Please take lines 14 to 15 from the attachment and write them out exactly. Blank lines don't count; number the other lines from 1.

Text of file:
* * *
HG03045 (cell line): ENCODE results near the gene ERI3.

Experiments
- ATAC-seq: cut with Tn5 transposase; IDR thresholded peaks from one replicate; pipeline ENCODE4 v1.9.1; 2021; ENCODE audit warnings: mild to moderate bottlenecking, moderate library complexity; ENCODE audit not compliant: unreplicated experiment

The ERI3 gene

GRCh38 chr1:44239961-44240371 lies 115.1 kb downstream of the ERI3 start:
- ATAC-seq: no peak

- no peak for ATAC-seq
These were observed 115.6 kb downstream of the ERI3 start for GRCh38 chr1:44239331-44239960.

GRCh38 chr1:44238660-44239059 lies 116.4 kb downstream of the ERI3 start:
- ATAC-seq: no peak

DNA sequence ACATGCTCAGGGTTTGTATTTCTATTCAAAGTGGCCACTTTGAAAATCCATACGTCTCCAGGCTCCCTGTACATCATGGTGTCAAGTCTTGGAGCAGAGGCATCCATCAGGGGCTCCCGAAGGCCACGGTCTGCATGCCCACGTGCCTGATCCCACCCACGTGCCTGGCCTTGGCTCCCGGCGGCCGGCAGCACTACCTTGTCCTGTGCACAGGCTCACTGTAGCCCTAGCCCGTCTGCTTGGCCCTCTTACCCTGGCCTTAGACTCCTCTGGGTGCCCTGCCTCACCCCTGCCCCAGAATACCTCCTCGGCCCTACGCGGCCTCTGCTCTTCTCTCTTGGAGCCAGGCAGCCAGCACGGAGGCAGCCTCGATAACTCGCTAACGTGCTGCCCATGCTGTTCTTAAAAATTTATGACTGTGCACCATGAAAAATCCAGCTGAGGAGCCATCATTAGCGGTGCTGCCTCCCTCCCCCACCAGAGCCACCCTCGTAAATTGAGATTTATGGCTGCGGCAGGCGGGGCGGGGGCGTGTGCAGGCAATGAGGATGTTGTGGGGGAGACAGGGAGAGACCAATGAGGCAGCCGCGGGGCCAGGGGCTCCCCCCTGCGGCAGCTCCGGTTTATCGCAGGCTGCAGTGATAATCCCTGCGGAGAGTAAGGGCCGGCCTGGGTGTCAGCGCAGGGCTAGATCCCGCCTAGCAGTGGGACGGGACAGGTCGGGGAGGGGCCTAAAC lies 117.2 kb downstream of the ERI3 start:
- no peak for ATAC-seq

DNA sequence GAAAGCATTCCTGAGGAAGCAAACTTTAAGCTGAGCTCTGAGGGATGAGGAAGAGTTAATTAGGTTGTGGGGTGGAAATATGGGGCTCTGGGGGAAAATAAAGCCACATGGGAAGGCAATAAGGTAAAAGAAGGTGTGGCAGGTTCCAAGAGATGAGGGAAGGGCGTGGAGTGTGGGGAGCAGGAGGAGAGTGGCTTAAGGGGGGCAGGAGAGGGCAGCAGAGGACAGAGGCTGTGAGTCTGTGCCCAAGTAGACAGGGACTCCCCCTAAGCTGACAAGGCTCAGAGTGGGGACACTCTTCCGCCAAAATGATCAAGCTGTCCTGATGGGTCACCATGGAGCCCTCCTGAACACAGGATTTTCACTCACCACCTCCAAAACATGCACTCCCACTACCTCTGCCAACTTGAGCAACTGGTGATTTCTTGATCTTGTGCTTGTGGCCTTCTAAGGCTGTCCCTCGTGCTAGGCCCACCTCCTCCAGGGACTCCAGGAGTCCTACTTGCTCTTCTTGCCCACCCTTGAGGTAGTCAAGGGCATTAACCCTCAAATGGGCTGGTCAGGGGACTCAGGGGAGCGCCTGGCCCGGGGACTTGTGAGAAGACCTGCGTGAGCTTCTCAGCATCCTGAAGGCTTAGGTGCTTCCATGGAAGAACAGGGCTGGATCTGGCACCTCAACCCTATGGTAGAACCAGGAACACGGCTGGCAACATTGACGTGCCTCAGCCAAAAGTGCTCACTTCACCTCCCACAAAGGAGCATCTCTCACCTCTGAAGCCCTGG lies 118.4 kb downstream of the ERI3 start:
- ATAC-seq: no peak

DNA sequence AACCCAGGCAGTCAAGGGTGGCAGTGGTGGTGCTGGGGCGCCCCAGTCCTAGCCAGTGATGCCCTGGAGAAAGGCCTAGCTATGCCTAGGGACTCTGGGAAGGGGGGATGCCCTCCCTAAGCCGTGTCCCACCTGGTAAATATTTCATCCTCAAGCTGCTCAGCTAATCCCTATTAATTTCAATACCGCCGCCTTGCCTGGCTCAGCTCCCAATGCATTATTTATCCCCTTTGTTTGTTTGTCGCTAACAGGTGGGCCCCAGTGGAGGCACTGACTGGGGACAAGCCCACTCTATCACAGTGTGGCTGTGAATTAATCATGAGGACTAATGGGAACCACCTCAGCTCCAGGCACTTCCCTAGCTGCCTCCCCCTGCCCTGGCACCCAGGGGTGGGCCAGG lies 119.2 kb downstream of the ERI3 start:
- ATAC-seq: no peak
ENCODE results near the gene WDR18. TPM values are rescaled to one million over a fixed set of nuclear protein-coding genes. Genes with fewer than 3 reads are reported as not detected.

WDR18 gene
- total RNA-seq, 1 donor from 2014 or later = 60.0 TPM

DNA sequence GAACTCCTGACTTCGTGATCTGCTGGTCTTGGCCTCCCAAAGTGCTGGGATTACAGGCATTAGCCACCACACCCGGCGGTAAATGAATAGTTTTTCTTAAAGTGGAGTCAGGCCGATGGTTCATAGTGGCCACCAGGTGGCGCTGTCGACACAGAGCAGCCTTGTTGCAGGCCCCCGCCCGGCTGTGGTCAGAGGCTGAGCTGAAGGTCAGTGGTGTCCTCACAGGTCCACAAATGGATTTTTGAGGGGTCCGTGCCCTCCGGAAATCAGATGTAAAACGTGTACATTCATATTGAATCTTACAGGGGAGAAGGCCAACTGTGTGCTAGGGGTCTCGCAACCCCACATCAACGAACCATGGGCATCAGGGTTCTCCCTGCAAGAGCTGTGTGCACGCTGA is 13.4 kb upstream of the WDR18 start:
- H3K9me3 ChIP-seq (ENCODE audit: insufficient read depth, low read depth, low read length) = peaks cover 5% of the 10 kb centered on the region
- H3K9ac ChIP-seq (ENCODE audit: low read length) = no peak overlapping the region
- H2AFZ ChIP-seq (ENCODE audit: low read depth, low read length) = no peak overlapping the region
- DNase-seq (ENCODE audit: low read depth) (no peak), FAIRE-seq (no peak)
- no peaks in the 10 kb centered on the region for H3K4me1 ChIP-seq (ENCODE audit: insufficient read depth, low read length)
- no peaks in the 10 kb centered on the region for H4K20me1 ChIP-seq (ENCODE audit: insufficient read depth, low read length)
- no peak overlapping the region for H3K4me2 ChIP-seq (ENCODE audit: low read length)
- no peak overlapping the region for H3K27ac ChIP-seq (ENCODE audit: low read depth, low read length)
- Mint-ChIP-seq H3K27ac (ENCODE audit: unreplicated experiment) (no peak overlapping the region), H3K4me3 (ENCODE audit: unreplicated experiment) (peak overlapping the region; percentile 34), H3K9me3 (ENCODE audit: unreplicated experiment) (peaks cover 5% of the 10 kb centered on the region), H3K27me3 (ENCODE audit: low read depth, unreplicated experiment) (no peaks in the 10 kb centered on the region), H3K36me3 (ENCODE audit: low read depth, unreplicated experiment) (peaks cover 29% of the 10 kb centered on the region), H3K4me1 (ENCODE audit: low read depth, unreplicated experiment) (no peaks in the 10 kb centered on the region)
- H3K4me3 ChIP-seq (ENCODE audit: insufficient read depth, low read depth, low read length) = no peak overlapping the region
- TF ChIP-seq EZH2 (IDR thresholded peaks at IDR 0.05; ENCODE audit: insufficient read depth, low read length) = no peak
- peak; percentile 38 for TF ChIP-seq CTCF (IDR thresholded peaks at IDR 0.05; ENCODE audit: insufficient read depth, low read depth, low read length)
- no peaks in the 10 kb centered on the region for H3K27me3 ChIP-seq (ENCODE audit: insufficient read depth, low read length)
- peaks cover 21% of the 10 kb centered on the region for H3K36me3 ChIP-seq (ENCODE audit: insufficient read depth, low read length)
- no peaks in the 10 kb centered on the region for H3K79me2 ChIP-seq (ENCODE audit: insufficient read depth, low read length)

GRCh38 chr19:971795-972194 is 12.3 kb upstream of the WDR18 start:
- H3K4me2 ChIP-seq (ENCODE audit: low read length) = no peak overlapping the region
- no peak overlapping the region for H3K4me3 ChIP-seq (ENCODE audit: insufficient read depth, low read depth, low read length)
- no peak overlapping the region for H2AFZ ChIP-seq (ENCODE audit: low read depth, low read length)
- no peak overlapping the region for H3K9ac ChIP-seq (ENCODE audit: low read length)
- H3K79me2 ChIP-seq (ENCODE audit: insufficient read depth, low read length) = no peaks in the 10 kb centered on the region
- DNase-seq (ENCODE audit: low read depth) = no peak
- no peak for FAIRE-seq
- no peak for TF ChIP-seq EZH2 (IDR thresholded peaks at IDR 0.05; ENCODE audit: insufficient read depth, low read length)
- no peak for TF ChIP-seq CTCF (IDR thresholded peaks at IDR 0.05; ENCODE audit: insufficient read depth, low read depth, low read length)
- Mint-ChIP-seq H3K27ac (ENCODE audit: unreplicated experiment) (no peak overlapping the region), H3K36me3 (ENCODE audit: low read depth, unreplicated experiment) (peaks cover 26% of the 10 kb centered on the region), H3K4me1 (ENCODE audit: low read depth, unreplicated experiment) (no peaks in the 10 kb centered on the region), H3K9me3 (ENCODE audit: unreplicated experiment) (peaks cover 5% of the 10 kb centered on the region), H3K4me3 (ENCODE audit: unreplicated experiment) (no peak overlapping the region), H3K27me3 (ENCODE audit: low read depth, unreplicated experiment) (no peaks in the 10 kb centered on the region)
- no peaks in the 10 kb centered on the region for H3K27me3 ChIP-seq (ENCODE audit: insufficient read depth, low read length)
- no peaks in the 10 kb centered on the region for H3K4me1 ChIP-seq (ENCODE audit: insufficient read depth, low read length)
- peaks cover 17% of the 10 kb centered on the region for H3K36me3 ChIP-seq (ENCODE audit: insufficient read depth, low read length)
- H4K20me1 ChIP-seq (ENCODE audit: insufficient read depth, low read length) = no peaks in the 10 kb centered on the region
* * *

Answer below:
- ATAC-seq: no peak

DNA sequence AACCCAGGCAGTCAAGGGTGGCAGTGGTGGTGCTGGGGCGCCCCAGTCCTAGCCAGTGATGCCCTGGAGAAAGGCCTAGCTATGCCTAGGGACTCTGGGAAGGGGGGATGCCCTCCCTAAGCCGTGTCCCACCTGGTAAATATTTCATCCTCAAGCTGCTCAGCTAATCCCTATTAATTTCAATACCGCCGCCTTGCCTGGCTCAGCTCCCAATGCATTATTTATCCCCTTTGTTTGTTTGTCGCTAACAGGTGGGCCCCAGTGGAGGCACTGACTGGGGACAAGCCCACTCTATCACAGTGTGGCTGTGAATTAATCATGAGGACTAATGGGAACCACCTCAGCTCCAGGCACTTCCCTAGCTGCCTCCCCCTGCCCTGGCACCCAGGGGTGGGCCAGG lies 119.2 kb downstream of the ERI3 start: